Barr, as many have pointed out, has thus been acting as the attorney for the President, not the Attorney General of the United States. Barr told the American public the President was exonerated from any charge of obstructing justice when, in fact, the Mueller Report clearly stated T was not exonerated. Barr said the President did not conspire with Russia to attack the 2016 election despite the fact the Mueller Report detailed clear attempts by the President, or his campaign and advisers, to meet with Russians to release information to undermine Hillary Clinton’s campaign, establish back-channel avenues of communication, and hide economic ties to Russia. His campaign manager, Paul Manafort, gave the Russians essential polling data that might have helped them in their social media attacks.
T also asked the DOJ to investigate the investigators who worked for Mueller on the Russia probe. In the past, he also told Nancy Pelosi to “be careful.” I wouldn’t be surprised if in the future he tries to pressure Barr to start an investigation into her or other Democrats.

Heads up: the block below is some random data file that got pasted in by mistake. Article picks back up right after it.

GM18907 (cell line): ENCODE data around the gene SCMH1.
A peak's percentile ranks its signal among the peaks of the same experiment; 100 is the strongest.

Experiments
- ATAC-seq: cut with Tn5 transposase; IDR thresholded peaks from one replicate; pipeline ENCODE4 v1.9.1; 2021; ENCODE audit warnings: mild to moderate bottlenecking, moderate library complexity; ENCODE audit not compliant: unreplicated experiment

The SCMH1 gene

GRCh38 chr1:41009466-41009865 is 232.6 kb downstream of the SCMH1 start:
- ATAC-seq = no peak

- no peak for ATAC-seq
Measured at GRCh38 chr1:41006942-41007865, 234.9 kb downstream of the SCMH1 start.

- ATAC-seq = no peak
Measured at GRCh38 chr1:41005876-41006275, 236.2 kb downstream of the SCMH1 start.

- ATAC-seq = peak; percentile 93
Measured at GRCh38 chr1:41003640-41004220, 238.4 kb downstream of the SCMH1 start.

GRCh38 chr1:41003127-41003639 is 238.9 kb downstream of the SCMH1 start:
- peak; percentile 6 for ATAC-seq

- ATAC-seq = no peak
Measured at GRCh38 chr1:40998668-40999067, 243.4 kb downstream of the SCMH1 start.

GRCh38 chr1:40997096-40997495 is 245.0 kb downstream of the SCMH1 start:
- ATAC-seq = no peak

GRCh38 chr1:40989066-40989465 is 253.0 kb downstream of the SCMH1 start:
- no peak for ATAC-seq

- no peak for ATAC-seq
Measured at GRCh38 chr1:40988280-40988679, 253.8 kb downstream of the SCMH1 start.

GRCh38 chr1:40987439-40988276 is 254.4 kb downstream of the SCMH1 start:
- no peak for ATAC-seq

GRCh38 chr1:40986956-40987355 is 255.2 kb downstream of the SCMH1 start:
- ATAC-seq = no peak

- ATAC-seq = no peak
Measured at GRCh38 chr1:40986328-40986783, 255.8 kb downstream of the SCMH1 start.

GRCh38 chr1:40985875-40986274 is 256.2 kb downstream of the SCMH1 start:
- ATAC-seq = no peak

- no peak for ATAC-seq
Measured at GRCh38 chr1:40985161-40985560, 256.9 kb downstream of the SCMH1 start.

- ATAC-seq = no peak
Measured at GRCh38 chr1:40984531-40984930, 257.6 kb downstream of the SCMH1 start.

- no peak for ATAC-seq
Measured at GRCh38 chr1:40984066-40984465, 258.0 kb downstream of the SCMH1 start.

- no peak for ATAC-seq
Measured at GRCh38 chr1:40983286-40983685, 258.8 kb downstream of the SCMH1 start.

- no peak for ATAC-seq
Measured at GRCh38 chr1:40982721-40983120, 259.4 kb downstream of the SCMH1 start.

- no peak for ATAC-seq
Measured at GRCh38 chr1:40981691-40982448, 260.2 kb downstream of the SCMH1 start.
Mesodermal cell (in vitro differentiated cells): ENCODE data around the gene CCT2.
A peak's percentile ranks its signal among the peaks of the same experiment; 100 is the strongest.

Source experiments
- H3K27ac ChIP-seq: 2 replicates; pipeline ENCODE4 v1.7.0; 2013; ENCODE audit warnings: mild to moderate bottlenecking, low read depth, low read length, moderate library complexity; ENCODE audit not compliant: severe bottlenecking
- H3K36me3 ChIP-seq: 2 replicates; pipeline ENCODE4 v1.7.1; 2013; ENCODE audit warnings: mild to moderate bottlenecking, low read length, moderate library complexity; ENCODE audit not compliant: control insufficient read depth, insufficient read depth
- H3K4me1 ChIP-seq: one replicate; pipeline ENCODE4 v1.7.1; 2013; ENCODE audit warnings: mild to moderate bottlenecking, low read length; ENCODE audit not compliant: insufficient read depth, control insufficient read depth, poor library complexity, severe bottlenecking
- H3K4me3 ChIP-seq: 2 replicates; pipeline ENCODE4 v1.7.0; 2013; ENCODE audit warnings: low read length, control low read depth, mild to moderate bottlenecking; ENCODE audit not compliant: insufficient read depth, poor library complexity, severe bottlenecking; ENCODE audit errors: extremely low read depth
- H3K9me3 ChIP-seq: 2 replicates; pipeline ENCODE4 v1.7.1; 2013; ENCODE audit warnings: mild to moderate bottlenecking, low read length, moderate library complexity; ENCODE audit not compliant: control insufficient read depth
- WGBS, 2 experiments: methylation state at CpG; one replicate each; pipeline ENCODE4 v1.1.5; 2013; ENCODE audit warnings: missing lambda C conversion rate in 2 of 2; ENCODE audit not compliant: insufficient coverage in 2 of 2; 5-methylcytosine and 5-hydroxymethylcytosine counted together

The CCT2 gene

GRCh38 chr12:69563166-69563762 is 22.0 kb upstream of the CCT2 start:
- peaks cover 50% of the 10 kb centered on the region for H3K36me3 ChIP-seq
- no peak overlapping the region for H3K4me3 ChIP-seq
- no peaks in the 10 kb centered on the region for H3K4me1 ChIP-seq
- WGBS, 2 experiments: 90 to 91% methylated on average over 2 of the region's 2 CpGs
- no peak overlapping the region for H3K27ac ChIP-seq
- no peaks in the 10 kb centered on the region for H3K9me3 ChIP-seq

Trump has gone after Congresswoman Ilham Omar on Twitter several times. He posted a video on Twitter that visually linked the Congresswoman to the 9/11 arracks. Since that video, the threats on the Congresswoman have greatly increased.
Previously sealed documents included in the Mueller Report were released last week that paint a clear picture of how T acts towards those who thwart him. The documents show that after Trump’s National Security Adviser Mike Flynn decided to plead guilty and cooperate with Mueller, T’s lawyers appear to have threatened Flynn and also dangle a pardon.
This action attempted to obstruct justice by interfering in the Russia probe. According to page 6 of the document, Flynn “informed the government of multiple instances, both before and after his guilty plea, where either he or his attorneys received communications from persons connected to the Administration or Congress that could have affected both his willingness to cooperate and the completeness of that cooperation. The defendant even provided a voice recording of one such communication.”